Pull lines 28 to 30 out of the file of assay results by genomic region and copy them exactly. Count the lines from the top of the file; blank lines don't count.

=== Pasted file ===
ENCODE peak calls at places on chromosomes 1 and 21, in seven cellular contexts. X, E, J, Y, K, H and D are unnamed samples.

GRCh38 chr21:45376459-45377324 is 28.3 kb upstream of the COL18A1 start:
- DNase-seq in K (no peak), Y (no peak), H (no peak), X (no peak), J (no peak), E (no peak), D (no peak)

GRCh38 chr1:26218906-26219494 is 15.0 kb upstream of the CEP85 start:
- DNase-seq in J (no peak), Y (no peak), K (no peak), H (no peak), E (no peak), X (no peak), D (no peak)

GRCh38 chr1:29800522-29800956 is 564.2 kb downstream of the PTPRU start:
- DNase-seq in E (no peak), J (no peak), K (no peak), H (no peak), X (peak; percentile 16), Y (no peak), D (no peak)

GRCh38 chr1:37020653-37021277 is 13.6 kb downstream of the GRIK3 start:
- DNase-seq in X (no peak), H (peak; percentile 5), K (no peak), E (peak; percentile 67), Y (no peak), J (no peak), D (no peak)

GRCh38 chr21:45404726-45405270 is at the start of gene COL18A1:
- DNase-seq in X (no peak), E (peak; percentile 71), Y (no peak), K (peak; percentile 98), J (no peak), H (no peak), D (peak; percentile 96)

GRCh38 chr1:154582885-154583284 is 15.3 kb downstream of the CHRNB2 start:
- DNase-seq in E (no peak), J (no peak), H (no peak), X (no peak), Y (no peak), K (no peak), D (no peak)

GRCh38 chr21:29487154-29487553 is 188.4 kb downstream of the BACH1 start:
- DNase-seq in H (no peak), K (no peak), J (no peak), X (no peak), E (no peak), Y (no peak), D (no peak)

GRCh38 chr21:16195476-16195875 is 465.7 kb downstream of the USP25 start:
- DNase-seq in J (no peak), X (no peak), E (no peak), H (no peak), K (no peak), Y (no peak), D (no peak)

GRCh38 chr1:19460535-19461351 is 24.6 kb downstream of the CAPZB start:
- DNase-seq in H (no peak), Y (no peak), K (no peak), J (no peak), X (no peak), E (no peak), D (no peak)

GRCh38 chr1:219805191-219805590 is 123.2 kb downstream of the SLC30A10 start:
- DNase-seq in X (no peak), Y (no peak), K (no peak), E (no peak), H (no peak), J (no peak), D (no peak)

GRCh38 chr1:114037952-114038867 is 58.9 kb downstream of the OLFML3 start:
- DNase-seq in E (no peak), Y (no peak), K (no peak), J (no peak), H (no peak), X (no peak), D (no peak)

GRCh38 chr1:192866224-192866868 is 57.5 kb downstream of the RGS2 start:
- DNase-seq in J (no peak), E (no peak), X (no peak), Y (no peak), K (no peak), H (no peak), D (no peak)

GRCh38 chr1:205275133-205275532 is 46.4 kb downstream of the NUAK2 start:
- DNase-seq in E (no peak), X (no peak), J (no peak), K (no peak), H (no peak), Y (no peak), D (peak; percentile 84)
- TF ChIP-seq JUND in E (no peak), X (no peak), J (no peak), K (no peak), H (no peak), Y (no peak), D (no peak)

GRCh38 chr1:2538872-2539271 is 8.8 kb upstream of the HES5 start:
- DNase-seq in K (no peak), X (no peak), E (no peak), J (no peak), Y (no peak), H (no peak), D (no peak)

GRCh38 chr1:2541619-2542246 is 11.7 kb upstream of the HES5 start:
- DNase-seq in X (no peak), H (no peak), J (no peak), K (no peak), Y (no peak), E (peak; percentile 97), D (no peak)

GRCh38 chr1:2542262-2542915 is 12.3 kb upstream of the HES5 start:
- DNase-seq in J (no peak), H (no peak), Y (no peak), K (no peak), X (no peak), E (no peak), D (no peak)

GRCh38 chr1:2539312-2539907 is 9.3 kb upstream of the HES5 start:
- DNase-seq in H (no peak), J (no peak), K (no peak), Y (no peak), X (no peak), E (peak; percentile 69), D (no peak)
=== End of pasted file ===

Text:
- TF ChIP-seq JUND in E (no peak), X (no peak), J (no peak), K (no peak), H (no peak), Y (no peak), D (no peak)

GRCh38 chr1:2538872-2539271 is 8.8 kb upstream of the HES5 start:
- DNase-seq in K (no peak), X (no peak), E (no peak), J (no peak), Y (no peak), H (no peak), D (no peak)